Lies We Tell Ourselves

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We tell ourselves so many lies. We hear them from the cradle, and so we believe them and they undermine us as we struggle to grow. One that I hear all the time is that “If you work hard, you will succeed.” 

Certainly, hard work is essential for success, but it doesn’t guarantee it. There are so many other factors that come into play. I work hard finding cool stuff to sell in the shop, but what if the things I buy are not what customers want? My accountant told me, half in jest, “You  should buy just what people want.”

If I could second guess what people are looking for, I’d be a psychic millionaire. Instead I go by my gut. One of the writers I enjoy is Jonathan Gash who writes about a disreputable character named Lovejoy. Lovejoy is an antique “divvie,” who feels a physical response in his bones when he is in the presence of a good antique. I feel a physical response myself when I see something I find beautiful, whether it is old or not. I know almost instinctively whether I want it or not. Still, I work hard to make the shop a success, but there are no guarantees. 

Kids who play sports find out the hard way that they cannot count on winning, even if they play their hearts out. I remember my son Natty sitting on the field sobbing when the Country Day Lacrosse team lost the state championship to Durham Academy. Natty was the goalie and took the loss hard. He had played his hardest, and so had everyone else on the field, but both teams cannot win. 

Similarly, when teams gather in prayer at the start of an athletic contest, asking God to help them win, I wonder what they are thinking. Both teams are praying, and only one will win. So does God like the winning team better? Or did the winning team just work harder? Or is it a more complex combination of factors? Hard work is a good thing, but it takes more than that to win. 

Telling myself, “I should have worked harder,” is a good way to beat myself up and make me feel like a failure. And yet, we are taught to believe this lie. 

An even bigger lie is “It’s all good.” No it is not all good! When a child gets cancer and suffers and dies, is that all good? When a car wreck leaves a good man paralyzed, that’s not good. Or when a student tries his hardest, and still fails the end of course test, that’s not a good thing. I could get political right now, and I could point to so many things that are not good, but I’m sure no matter your political convictions, your list would be very long. Certainly everything that is going on in the world right now is not all good. And usually when a person utters the words, “It’s all good,” is when something bad has happened.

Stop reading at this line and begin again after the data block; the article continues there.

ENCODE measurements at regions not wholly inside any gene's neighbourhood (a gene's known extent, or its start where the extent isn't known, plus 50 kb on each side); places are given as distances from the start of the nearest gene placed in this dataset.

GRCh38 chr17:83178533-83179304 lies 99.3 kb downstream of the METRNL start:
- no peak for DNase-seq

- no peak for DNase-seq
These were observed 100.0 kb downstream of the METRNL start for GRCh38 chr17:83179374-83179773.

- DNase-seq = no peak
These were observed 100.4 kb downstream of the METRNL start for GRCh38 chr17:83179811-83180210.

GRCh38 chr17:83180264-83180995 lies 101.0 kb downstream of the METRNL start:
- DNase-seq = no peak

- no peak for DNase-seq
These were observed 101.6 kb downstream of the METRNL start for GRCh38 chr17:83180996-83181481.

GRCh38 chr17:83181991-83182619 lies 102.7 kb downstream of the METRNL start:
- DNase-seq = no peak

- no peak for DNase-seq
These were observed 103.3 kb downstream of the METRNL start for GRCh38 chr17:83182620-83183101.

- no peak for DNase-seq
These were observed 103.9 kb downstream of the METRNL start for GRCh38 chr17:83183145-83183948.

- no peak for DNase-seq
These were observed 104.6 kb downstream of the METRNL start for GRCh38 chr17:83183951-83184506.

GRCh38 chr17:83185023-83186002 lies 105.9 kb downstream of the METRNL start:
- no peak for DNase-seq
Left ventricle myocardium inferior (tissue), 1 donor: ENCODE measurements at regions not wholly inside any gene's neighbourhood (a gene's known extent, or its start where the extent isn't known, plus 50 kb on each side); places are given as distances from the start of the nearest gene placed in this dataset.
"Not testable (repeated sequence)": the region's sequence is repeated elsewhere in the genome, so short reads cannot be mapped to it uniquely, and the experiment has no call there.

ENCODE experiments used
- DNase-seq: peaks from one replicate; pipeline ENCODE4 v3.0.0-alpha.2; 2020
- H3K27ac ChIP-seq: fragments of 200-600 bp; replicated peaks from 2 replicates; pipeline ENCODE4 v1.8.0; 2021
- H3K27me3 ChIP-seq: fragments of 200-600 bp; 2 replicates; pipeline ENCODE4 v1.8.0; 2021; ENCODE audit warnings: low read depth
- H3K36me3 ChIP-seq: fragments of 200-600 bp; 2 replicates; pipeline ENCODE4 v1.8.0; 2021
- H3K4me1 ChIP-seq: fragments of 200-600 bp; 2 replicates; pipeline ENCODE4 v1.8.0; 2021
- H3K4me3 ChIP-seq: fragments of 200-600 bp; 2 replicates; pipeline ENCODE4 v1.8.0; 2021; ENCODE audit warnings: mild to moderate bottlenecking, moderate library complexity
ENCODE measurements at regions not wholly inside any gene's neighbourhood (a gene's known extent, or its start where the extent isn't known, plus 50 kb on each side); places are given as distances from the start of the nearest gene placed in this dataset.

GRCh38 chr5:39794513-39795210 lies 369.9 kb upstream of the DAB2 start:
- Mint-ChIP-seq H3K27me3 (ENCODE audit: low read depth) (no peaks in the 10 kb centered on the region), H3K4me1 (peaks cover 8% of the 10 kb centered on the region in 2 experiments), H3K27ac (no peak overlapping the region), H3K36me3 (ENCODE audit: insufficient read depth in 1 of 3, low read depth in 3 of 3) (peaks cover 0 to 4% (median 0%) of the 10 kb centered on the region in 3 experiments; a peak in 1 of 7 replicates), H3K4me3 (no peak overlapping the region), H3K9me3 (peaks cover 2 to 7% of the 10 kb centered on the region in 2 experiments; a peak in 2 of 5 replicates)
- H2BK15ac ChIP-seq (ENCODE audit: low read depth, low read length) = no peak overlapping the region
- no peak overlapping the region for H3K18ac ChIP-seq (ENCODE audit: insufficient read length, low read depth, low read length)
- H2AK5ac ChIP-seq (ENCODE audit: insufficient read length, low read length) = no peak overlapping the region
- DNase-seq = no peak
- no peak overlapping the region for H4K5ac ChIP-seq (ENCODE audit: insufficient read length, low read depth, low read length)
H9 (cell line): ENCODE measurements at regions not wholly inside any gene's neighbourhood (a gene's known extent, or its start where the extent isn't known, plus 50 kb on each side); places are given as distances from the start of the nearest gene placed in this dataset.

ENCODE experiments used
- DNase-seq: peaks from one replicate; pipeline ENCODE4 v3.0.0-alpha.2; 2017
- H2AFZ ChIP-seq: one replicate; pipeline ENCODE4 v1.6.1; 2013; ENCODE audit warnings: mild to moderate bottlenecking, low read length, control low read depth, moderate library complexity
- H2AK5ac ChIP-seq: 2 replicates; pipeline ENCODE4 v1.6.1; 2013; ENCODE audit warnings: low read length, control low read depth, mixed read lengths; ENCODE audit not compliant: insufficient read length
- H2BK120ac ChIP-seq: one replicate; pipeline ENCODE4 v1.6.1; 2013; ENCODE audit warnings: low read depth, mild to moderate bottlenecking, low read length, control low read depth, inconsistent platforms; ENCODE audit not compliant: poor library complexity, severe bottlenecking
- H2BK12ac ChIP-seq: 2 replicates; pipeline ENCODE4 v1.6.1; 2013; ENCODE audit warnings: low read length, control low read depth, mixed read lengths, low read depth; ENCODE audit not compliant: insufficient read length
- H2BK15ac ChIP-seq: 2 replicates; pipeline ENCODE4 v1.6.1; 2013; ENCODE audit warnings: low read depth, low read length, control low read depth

Then there’s “everything happens for a reason.”  We are meant to believe that something bad that has happened will be of benefit to us in the future. Even though we are hurt or miserable, we will be glad about this event at some point when the magical reason is revealed. 

Sunday night after my memoir writing group finished up our meeting at Chifferobe, Ron and I searched for a place to have dinner. It was 8:15, and hardly anything in Black Mountain was still open. We decided to go to Wendy’s and just grab a sandwich. Since it was one of the only places open, there was a crowd there, and the few employees working looked frazzled. We placed our order and waited for a while beside the counter. Gradually other customers stacked up around us, also waiting. We got to know some of them as the wait extended.  One group of young people was on their way back home a vacation.  A tall guy wearing a tee shirt that said, “Americanism not Globalism” (clearly made in China) was muttering under his breath. Ron noticed that the floor in the kitchen was littered with paper, food, and other debris.


We were handed drink cups and we sat at a table nearby to wait for our sandwiches. Ron notified the cashier that the front of the house was out of napkins and sweet tea, and he was assured it would be taken care of right away. It wasn’t. We had ordered two simple sandwiches off the menu, nothing fancy or special, but had been waiting twenty minutes for our order. In that period, several customers gave up and left without their food. The tall man in the ironic tee shirt was notified that two different sandwiches he had requested off the dollar menu were unavailable and he would have to settle for a thin single hamburger on a bun. After an even longer wait, I approached the harried cashier and asked, “Is there a reason this order is taking so long?”

He looked at me with disgust, glanced to his right at the kitchen staff sweating and scrambling around, and said sarcastically, “Well, I’m sure there is a reason.”

I thought , “What a jerk!” but really I knew he was right. Everyone in that kitchen was working hard. Probably some people had not shown up for work and the ones who came in couldn’t keep up with the line of cars outside the window and the line of angry customers waiting by the counter for food. 

There IS always a reason why things happen as they do, but it isn’t usually a pay-off. Hard work doesn’t necessarily lead to success. And it’s certainly not ALL good. And that includes the crappy sandwiches we were served at Wendy’s. They were not good at all. And the reason? I’m sure there was one, but that didn’t excuse the long wait for bad food.